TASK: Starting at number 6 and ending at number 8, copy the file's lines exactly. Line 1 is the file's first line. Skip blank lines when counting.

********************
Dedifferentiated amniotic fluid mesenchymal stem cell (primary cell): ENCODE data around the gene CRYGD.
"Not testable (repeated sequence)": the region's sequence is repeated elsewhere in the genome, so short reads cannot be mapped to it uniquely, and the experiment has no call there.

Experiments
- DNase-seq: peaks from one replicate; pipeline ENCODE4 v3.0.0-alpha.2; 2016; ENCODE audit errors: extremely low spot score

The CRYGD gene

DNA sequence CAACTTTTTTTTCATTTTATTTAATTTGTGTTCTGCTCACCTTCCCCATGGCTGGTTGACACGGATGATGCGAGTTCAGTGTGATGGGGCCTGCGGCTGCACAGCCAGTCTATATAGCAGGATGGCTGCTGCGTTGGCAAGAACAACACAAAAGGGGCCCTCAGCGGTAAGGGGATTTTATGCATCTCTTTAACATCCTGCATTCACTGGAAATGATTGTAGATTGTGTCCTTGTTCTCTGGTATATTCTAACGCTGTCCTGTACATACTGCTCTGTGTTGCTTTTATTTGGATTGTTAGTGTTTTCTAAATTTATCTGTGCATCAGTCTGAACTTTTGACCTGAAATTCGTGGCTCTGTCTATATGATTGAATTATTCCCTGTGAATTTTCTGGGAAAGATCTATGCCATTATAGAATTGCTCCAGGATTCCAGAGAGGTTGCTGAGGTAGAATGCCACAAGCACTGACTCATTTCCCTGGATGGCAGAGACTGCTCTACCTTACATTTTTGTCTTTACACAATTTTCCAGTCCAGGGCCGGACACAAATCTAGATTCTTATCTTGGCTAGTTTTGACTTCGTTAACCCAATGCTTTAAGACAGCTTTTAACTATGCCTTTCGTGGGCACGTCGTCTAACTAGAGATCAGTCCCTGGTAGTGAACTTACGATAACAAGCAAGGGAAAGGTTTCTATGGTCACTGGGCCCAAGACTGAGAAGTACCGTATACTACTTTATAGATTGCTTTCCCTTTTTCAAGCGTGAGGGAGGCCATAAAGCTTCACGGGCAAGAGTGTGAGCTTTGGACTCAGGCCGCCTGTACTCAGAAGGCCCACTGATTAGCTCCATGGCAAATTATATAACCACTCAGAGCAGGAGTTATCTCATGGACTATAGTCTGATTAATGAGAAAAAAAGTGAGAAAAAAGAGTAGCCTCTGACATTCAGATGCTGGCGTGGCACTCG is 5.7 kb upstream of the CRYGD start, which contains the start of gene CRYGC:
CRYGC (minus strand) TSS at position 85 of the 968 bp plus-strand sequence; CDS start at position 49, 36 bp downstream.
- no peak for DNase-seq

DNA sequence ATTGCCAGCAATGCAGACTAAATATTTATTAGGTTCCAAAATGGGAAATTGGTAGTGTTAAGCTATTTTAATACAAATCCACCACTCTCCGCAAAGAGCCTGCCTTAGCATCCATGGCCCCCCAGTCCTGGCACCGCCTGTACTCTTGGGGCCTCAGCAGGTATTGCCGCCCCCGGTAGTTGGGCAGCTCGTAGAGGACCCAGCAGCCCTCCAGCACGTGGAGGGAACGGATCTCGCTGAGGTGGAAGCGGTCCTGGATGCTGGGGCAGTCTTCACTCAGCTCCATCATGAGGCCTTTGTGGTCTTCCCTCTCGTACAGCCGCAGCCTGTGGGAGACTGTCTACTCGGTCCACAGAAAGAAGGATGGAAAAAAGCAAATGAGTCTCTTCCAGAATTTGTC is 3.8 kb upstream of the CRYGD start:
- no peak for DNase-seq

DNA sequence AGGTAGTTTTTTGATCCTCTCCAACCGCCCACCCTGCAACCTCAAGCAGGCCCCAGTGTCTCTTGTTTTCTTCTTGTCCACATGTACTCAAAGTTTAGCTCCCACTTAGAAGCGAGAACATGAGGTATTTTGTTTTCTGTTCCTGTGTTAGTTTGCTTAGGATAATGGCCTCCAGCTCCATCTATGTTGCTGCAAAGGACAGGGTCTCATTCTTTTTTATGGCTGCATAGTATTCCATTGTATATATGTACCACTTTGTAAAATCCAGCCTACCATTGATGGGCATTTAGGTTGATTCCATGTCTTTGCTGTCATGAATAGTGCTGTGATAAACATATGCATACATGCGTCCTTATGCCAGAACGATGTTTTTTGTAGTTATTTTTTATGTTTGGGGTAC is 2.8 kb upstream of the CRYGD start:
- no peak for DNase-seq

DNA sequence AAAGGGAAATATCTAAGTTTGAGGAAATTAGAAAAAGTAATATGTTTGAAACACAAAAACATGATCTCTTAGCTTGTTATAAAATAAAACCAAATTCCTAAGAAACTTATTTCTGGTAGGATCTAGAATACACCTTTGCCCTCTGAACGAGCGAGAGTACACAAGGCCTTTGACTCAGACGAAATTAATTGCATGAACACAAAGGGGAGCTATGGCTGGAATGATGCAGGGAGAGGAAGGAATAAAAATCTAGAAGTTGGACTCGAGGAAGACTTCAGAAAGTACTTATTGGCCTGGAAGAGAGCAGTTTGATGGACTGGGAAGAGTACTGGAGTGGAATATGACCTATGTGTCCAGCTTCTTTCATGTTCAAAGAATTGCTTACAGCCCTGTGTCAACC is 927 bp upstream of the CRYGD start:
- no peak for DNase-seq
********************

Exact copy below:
DNA sequence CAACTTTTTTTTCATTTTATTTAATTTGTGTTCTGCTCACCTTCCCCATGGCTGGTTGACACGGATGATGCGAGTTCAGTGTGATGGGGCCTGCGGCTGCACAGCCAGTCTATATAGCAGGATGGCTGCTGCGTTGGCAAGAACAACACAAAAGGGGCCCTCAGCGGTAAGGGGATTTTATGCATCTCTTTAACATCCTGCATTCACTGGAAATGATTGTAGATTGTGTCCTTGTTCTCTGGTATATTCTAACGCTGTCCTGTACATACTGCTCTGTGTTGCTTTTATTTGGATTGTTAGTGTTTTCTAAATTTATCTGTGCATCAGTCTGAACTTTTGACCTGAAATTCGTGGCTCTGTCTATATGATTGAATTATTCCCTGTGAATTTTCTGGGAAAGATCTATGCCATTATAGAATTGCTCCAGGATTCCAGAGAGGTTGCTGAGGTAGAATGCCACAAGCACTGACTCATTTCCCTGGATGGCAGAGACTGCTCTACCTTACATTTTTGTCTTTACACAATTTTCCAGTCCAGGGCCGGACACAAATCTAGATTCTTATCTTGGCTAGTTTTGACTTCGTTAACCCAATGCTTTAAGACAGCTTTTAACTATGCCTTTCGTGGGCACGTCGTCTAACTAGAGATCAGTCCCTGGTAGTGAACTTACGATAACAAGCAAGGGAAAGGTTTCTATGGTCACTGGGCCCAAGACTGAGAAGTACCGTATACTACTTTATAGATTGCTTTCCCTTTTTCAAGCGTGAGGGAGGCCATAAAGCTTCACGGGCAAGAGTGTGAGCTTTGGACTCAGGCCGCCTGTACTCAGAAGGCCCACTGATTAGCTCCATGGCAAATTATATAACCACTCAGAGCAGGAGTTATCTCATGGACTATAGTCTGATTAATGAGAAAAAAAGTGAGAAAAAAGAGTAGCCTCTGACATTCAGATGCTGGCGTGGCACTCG is 5.7 kb upstream of the CRYGD start, which contains the start of gene CRYGC:
CRYGC (minus strand) TSS at position 85 of the 968 bp plus-strand sequence; CDS start at position 49, 36 bp downstream.
- no peak for DNase-seq